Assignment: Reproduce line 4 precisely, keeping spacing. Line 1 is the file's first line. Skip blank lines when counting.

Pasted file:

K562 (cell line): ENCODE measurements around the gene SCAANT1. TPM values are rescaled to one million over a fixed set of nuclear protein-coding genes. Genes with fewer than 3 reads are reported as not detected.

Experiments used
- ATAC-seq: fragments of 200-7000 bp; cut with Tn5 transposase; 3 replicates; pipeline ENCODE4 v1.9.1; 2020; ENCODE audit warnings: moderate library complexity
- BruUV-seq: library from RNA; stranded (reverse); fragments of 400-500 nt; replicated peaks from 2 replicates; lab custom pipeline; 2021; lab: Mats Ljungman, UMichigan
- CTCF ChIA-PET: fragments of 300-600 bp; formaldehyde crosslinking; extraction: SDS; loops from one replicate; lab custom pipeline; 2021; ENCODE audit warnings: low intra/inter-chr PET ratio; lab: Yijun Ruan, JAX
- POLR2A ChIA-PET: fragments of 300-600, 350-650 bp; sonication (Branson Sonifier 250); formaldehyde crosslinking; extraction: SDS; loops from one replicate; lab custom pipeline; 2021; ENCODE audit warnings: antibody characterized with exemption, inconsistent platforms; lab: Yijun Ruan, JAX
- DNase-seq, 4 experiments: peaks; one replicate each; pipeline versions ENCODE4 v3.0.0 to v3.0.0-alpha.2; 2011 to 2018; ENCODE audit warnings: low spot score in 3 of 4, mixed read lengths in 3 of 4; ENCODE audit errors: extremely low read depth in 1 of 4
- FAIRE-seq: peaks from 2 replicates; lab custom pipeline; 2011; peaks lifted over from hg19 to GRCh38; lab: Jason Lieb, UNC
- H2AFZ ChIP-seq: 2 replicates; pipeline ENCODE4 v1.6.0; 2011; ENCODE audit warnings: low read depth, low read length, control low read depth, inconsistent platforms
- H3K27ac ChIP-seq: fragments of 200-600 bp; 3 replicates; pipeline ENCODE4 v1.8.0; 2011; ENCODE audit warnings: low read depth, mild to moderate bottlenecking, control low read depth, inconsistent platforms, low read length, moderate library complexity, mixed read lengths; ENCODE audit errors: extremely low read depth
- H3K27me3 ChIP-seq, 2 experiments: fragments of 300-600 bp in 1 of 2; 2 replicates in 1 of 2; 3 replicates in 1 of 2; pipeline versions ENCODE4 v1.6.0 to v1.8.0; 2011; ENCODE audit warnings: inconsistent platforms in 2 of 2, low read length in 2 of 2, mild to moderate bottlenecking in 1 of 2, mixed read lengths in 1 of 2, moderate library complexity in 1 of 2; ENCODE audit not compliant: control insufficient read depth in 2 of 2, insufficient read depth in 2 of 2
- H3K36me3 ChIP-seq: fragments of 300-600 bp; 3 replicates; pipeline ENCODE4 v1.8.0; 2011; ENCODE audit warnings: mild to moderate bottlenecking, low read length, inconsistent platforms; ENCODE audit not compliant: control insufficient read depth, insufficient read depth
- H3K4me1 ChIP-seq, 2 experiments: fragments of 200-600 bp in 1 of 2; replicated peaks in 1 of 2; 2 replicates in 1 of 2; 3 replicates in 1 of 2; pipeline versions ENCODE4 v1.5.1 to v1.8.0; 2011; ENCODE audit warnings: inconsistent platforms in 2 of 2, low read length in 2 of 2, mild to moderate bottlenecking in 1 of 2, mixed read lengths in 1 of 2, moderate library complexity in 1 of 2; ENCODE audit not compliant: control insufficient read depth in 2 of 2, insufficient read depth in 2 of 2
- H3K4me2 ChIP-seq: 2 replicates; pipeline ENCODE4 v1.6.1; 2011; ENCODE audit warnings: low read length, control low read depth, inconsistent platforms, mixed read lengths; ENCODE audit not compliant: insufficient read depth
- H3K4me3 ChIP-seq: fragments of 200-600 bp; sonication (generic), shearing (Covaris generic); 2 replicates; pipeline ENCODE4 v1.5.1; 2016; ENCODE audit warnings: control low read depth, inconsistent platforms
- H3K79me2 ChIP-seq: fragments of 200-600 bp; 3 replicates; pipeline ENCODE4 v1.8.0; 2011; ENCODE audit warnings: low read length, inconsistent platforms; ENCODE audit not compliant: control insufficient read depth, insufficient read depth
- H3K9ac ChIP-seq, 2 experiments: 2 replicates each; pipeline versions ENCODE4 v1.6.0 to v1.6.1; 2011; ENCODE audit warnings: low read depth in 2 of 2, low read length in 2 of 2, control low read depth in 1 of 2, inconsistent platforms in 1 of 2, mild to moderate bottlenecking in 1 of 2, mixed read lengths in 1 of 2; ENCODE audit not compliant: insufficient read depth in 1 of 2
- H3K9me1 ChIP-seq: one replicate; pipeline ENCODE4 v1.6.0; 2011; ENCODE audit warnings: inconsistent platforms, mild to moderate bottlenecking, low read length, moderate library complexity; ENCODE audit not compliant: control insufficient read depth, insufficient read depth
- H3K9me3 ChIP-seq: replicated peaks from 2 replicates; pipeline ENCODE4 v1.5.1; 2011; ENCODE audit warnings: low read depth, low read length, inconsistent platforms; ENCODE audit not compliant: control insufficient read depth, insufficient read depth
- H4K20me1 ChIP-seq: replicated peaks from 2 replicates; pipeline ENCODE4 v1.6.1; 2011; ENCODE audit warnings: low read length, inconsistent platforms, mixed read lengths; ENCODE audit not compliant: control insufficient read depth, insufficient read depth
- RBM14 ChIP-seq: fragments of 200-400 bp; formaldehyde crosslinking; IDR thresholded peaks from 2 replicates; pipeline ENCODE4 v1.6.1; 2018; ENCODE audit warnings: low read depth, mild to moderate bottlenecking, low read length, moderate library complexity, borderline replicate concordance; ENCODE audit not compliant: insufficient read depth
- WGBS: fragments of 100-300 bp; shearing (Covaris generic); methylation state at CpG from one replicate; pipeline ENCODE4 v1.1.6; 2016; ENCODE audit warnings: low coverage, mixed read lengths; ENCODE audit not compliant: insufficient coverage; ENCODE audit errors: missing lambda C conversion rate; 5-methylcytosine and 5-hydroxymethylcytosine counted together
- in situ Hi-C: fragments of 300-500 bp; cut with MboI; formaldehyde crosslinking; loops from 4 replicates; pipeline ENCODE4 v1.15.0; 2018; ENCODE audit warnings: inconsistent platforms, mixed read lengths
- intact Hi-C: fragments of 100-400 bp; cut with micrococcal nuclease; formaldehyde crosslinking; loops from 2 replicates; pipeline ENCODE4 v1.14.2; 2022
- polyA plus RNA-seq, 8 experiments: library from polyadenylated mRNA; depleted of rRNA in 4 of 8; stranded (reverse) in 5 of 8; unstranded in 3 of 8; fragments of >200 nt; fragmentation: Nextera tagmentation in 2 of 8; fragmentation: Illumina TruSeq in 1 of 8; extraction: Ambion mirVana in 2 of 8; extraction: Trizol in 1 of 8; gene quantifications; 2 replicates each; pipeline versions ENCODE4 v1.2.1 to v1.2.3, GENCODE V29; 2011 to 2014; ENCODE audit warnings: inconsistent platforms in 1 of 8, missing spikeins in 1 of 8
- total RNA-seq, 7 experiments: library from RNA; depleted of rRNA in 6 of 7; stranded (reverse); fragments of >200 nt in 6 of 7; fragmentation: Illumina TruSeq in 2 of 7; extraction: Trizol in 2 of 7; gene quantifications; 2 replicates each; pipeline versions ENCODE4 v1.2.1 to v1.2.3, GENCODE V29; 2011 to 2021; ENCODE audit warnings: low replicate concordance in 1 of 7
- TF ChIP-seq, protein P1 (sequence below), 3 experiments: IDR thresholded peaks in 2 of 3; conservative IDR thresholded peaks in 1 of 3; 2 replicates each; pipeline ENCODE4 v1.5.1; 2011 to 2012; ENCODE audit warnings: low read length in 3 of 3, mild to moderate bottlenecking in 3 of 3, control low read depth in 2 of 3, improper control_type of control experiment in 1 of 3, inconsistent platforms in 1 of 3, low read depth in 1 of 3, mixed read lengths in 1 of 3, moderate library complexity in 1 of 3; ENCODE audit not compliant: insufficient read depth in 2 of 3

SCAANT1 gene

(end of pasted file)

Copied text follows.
- BruUV-seq: library from RNA; stranded (reverse); fragments of 400-500 nt; replicated peaks from 2 replicates; lab custom pipeline; 2021; lab: Mats Ljungman, UMichigan